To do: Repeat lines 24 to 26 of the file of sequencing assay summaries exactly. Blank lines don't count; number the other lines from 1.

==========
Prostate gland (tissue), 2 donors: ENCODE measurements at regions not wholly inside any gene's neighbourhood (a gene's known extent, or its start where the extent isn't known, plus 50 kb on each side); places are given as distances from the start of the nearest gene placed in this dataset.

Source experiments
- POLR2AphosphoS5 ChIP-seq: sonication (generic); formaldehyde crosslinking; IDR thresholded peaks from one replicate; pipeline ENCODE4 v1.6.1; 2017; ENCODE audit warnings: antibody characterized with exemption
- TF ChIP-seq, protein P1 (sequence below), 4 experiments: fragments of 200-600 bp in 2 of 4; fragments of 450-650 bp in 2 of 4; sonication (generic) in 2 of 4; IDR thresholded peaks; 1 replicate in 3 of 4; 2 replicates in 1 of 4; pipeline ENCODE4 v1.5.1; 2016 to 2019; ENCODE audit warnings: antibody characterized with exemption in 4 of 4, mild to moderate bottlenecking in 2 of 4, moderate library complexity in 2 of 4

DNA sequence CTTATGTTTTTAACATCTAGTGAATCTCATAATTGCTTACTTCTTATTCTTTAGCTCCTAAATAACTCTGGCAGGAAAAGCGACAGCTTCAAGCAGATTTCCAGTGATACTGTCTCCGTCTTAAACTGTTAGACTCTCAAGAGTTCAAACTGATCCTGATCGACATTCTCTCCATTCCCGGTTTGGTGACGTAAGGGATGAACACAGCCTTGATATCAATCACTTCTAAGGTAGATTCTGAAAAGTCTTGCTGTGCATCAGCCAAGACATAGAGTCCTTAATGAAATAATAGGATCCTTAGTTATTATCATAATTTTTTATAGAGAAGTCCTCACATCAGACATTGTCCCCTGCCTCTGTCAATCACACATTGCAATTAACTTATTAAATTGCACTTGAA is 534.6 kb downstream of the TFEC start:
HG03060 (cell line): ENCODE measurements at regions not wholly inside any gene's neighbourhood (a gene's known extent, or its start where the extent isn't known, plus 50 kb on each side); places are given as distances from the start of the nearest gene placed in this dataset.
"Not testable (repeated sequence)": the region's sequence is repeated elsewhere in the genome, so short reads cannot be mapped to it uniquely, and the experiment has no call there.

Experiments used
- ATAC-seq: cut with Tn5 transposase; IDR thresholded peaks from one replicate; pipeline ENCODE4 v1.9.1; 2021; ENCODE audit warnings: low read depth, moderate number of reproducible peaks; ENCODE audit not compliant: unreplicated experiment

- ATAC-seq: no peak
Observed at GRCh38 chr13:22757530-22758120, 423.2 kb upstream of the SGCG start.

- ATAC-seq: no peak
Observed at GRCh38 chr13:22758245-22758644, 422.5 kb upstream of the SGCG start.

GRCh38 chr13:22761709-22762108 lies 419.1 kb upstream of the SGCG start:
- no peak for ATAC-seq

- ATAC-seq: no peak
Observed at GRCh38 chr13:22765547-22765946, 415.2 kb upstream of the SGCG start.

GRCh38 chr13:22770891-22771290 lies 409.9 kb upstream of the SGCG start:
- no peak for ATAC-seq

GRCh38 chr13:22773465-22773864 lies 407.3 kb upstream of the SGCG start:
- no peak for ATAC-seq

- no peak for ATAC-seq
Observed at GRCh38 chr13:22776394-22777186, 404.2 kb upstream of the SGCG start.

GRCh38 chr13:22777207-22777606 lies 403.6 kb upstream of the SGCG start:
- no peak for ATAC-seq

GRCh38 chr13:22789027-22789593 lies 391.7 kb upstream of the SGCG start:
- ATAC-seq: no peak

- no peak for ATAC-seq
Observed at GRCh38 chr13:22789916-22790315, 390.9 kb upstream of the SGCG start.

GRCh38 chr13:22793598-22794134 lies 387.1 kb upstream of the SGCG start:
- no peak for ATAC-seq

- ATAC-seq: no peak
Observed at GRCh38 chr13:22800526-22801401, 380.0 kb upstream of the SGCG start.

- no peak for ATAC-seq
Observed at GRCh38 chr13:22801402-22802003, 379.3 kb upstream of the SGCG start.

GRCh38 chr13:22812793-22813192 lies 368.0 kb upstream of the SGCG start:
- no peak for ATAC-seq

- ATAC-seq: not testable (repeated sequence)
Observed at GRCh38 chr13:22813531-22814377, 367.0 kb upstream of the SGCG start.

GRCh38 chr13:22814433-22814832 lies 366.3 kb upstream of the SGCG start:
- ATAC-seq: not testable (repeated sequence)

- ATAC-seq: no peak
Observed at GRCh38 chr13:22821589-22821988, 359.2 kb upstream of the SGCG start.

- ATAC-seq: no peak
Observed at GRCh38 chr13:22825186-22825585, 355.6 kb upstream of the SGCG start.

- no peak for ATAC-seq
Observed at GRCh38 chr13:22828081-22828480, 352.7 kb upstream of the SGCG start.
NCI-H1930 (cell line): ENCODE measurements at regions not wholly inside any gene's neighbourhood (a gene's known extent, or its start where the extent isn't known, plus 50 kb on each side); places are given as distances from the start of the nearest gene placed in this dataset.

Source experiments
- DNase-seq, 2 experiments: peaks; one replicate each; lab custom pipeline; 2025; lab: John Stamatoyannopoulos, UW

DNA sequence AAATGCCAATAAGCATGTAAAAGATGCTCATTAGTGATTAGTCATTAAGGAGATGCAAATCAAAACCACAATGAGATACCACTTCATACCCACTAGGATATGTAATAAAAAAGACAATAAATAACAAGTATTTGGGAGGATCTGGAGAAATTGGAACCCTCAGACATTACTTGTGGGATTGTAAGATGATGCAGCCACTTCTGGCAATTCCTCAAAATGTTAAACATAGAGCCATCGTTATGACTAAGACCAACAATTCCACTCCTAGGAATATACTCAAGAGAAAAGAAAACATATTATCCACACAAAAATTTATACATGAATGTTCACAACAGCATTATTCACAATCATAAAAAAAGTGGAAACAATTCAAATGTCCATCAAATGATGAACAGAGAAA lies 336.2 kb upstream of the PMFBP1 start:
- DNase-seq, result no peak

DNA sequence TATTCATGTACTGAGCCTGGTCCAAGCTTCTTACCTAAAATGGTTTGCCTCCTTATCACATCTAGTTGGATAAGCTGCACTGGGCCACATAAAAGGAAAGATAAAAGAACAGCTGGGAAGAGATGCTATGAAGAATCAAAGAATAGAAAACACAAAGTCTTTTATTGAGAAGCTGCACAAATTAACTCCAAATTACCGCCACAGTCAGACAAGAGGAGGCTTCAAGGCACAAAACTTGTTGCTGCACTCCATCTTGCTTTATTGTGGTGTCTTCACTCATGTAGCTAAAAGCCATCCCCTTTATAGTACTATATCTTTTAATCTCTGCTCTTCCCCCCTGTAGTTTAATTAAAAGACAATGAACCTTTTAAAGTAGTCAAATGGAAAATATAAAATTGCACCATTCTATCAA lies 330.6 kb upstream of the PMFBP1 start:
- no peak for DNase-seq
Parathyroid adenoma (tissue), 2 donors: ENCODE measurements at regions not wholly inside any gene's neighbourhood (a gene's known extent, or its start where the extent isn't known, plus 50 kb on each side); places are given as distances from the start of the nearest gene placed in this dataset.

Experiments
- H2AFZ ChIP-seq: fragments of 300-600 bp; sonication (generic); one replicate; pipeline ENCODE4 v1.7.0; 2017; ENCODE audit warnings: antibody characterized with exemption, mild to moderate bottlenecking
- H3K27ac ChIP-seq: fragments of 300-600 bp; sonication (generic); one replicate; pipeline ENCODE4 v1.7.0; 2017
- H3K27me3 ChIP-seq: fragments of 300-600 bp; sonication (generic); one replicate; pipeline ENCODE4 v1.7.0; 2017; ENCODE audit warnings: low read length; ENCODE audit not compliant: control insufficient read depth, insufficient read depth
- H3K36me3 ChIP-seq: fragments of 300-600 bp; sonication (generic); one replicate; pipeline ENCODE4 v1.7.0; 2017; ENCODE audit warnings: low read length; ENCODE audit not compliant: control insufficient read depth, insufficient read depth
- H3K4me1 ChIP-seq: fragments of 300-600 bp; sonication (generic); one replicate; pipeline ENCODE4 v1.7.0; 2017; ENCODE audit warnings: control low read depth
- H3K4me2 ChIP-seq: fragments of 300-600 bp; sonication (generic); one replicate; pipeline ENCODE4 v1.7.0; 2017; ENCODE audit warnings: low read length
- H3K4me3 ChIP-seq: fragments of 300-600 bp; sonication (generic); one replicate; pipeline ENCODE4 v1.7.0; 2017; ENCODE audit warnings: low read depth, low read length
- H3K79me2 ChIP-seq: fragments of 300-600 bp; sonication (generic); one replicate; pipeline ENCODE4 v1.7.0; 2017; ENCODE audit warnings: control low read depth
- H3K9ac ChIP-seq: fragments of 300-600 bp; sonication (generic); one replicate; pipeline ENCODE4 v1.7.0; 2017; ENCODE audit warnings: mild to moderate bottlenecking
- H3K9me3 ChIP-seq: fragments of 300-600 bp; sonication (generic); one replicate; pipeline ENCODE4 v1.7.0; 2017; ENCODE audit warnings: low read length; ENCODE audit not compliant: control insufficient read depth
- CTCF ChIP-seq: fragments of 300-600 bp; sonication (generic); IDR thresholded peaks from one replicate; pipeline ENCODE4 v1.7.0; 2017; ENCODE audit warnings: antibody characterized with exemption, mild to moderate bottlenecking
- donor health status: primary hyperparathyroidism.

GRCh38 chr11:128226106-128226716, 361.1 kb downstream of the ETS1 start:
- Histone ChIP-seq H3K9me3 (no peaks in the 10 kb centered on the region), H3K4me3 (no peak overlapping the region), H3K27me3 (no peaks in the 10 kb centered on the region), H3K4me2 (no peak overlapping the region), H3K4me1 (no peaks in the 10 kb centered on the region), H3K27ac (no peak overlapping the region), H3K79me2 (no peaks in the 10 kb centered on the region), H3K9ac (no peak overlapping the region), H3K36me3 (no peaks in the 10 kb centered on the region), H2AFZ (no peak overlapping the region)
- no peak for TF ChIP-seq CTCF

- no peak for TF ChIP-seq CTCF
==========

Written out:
GRCh38 chr13:22777207-22777606 lies 403.6 kb upstream of the SGCG start:
- no peak for ATAC-seq

GRCh38 chr13:22789027-22789593 lies 391.7 kb upstream of the SGCG start: